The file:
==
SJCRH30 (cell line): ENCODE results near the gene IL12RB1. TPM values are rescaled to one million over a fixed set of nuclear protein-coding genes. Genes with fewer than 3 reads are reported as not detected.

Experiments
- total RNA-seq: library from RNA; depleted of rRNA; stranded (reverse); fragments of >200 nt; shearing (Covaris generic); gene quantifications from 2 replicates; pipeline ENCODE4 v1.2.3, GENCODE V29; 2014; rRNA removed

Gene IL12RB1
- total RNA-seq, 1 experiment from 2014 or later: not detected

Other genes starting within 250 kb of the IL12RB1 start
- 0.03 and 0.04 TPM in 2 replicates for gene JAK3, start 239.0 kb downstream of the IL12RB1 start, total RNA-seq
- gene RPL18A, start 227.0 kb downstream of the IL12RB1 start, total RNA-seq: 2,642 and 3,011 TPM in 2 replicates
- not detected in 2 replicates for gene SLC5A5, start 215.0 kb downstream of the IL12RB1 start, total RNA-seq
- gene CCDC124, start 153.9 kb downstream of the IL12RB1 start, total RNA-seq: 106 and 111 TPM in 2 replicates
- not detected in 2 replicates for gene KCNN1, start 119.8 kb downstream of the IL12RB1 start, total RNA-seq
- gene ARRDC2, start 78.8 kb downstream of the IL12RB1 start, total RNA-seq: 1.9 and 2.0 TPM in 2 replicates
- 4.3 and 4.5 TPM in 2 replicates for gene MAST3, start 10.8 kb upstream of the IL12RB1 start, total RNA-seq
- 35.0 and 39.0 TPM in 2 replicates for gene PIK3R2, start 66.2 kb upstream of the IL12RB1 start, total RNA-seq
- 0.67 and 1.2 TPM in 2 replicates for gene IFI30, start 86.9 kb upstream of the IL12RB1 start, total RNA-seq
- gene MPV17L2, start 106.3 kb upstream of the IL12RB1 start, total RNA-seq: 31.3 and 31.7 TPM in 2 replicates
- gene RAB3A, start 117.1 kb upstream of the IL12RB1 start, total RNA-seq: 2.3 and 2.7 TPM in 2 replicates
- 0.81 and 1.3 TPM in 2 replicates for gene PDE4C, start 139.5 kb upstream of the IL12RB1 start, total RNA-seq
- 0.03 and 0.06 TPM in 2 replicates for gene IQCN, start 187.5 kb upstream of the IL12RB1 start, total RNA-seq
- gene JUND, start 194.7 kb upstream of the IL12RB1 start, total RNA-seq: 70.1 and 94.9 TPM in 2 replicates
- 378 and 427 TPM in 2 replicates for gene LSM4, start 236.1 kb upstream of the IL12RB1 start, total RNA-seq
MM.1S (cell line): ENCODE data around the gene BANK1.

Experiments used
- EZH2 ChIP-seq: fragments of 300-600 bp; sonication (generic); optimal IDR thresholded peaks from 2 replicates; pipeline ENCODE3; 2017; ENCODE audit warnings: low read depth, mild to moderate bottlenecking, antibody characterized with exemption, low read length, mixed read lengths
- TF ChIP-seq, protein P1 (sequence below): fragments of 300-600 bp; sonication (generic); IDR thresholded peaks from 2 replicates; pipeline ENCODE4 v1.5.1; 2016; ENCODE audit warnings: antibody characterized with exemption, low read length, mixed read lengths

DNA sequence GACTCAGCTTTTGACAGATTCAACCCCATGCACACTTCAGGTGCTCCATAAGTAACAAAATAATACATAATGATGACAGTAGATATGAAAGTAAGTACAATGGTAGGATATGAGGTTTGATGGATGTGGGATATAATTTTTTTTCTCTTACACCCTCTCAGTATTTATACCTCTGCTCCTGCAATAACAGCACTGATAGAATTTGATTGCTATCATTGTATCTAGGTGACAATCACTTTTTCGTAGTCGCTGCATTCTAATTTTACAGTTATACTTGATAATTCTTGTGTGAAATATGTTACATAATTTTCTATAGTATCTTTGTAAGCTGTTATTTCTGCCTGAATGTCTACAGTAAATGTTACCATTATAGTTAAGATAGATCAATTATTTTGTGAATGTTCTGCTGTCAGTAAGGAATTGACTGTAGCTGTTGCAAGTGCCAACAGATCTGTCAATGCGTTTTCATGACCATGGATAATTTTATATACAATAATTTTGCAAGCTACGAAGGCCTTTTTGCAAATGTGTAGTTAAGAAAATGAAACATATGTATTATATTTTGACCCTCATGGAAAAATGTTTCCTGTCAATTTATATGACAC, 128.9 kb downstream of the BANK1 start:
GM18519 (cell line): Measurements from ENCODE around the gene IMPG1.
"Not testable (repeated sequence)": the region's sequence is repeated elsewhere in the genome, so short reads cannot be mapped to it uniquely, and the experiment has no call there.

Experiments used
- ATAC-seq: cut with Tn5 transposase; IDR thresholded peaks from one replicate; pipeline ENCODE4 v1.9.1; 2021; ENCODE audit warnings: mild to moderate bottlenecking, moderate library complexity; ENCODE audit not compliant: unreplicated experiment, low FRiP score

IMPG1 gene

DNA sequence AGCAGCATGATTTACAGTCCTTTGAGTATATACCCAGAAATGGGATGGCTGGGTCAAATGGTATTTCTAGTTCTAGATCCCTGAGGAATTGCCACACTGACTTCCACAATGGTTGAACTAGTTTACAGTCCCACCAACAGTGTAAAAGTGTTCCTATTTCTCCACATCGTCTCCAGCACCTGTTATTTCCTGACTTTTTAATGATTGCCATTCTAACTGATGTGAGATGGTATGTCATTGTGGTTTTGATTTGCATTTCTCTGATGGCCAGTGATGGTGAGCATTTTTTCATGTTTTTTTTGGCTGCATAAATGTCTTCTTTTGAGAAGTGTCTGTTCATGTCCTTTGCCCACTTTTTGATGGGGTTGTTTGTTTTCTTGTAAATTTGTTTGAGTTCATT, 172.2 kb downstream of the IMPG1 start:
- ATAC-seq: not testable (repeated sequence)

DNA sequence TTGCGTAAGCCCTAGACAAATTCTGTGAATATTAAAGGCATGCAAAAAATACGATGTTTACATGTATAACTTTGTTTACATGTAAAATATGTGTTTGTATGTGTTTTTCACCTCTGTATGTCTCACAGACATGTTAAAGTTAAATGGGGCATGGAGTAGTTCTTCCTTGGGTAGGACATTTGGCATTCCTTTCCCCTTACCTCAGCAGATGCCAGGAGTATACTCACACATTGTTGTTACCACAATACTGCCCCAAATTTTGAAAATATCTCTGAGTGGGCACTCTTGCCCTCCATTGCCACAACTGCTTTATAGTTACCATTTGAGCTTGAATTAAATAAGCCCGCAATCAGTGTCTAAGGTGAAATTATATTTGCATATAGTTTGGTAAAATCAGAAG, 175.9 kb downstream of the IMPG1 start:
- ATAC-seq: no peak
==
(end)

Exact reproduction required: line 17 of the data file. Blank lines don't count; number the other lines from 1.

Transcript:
- gene RAB3A, start 117.1 kb upstream of the IL12RB1 start, total RNA-seq: 2.3 and 2.7 TPM in 2 replicates